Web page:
Chris walked back to the team offices. Travis was right, the reports were fiction, the trouble was he still didn't really know what had gone wrong. It was meant to be simple bust, Ezra had infiltrated a gang selling illegally imported Mexican cigarettes. The big 'buy' had all been set up; Buck was playing the part of Ezra's muscle and driver. The cigarettes were being brought in by trucks carrying perfectly legal imports of cheep gifts and ornaments. It was early October and the company warehouse was almost fully stocked in preparation for Halloween and Christmas. Vin had scoped out the place the week before, and picked his spot on top of one of the fixed shelving units against the wall. JD was outside in the van. He, Josiah and Nathan were wearing headset radios. Buck and Ezra had concealed microphones; every word spoken during the meeting would be recorded.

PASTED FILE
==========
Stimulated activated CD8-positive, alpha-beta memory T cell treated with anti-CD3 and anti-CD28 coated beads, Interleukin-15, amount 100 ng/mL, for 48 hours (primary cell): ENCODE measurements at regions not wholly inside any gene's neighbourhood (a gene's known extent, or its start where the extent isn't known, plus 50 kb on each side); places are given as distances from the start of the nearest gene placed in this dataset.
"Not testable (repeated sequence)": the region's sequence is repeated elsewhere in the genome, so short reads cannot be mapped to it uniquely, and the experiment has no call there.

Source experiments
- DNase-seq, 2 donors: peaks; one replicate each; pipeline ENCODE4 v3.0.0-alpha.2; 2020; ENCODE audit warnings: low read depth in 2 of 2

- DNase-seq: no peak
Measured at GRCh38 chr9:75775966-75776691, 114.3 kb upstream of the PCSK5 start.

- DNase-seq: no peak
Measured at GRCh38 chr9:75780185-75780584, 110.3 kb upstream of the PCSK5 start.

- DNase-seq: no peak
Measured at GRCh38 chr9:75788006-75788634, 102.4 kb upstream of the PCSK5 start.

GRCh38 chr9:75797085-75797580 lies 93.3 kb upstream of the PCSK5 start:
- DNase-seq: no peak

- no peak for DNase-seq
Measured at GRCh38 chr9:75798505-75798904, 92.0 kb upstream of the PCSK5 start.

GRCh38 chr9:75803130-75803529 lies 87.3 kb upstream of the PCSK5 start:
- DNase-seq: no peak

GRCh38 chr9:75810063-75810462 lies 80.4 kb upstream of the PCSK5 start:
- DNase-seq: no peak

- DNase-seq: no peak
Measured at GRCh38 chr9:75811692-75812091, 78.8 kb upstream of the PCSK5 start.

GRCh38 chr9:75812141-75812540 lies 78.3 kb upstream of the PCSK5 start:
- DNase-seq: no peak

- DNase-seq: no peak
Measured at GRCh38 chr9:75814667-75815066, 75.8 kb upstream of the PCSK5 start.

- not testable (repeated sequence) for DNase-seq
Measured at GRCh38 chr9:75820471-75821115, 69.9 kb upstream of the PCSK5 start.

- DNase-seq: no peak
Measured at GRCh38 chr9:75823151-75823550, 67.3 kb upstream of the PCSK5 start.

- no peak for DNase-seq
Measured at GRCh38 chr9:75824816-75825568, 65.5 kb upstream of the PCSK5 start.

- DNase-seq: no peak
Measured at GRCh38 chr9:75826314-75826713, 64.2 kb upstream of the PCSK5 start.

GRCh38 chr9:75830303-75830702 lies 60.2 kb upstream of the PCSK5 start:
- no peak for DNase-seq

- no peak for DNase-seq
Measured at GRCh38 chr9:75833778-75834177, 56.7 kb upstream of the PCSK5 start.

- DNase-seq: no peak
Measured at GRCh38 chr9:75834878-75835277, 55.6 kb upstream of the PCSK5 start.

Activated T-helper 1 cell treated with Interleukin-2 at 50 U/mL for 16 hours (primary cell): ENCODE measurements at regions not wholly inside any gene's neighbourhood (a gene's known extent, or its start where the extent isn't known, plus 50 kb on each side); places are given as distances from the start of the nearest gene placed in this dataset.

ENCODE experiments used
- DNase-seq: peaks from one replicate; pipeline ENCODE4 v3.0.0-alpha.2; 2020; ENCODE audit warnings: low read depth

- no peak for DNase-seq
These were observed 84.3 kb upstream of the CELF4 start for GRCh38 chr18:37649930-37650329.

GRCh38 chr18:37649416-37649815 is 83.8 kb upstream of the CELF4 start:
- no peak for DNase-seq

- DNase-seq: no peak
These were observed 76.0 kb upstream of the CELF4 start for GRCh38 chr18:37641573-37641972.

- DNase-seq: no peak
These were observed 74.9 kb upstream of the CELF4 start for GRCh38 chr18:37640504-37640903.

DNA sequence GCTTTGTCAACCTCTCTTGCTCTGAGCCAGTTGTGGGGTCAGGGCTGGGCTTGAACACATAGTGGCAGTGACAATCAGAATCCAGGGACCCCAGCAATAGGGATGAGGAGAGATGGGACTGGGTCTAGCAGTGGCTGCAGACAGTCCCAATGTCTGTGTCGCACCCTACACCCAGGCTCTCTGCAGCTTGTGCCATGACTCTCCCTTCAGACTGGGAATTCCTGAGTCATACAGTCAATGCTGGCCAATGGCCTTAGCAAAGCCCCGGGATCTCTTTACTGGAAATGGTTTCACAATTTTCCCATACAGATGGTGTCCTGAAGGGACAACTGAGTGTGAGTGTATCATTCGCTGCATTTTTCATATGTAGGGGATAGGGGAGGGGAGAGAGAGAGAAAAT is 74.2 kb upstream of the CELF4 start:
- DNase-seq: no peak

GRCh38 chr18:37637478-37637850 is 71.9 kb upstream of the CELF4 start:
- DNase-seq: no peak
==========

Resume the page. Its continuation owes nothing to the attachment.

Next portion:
Travis had asked for the recordings, but Chris told him there weren’t any, he'd pulled the plug before JD started recording. That was a lie, JD always recorded from the moment they put the equipment on. He'd listened to it; it didn't help him much. Travis had thrown them a lifeline, now he had to use it; he had to work out what had gone wrong.

He was half expecting their office to be empty, it was after six when he'd been called into Travis' office and he'd told them all not to wait, especially since it was Friday. They were all there, all five of them, which he'd also been half expecting.

"Go home boys, it's okay, Travis won't make waves. Go on, we'll see you on Sunday as normal."

"Are you sure?" Josiah asked.

Chris took a deep breath, then nodded. "I'm sure, we're sure."


Chris watched the others leave, before entering his office. Buck was already standing there, waiting for him.

"Did you hear?" Chris asked.

Buck nodded.

"Let's go home." Chris turned to go.

"I…" Buck began.